They say the most dangerous weapon is a pissed-off Marine. Imagine how angry a Marine would have to be after an enemy regiment annihilates the rest of his machine gun unit and threatens to break down the entire line. Mitchell Paige was so pissed off that he killed them all and then led a bayonet charge to break down their entire line.
As the son of Serbian immigrants, Mitchell Paige was so proud to be an American that he wanted to serve the country that had given his family so much. Right after graduating from high school in his native Pennsylvania in 1936, he joined the Marine Corps and gained a lot of experience at home and at sea in the years before World War II.
When the United States entered the war in 1941, he was immediately sent to the Pacific Theater, first to garrison British Samoa and then to the 2,000 square mile island of Guadalcanal.
It was an important island for the Americans. If the Japanese captured it, they would threaten all U.S. supply lines between the United States and Australia. It would also cut off the Japanese at Rabaul and bolster efforts against Japan on Papua New Guinea.
The Japanese quickly responded with a counter-invasion of the island. One of the most contentious areas for both sides was an airfield under construction at Lunga Point, one referred to by the allies as Henderson Field. The Japanese needed to disable the aircraft threatening its landing ships from Henderson Field but the U.S. Marines had already formed a perimeter around the field, determined to hold it at all costs.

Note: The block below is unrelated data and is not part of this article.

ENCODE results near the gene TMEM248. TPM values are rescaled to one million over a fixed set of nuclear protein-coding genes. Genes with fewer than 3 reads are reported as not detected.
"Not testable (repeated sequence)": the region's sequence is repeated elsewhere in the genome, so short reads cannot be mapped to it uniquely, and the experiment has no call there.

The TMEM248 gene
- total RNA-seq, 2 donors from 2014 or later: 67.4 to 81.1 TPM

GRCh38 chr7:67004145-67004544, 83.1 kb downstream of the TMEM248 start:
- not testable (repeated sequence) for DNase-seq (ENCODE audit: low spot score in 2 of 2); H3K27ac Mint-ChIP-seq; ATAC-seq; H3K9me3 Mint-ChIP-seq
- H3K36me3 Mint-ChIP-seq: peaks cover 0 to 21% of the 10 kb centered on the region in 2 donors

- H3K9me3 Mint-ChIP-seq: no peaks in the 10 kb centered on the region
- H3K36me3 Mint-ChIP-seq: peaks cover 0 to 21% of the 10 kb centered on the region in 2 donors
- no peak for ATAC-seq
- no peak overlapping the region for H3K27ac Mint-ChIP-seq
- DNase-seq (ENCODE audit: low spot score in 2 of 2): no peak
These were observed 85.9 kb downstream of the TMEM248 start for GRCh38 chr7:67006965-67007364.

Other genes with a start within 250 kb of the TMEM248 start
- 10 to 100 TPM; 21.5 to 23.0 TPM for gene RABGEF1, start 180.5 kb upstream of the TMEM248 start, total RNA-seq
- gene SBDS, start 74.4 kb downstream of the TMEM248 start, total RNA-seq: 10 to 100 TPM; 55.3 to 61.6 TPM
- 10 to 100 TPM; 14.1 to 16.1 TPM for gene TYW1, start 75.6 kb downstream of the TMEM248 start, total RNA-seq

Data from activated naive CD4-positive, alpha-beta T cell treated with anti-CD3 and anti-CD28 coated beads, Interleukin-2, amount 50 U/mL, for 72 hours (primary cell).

Under naval bombardment from Japanese warships, the Marines fought to stand their ground. Platoon Sgt. Mitchell Paige was commanding a machine gun company at Henderson Field when the Japanese broke through the perimeter, killing or wounding every other man in the machine gun unit as they fought on.
Paige quickly took to one of his guns and fired it into the oncoming enemy horde until it was destroyed. Then he moved on to the next one. And then another one, four in all until they wouldn’t fire anymore. The hailstorm of bullets he fired at the Japanese kept an entire regiment from advancing until he could receive more reinforcements from the 7th Marines.
After those reinforcements arrived, he reformed the fresh Marines into a new line, ordered them to fix bayonets, and then led a charge at his former attackers, pushing them away from Henderson Field and preventing a breakthrough in the perimeter. He was later awarded the Medal of Honor for single-handedly holding the line, along with a battlefield commission to 2nd Lieutenant.
He would retire from the Marine Corps in 1964 with the rank of full-bird Colonel.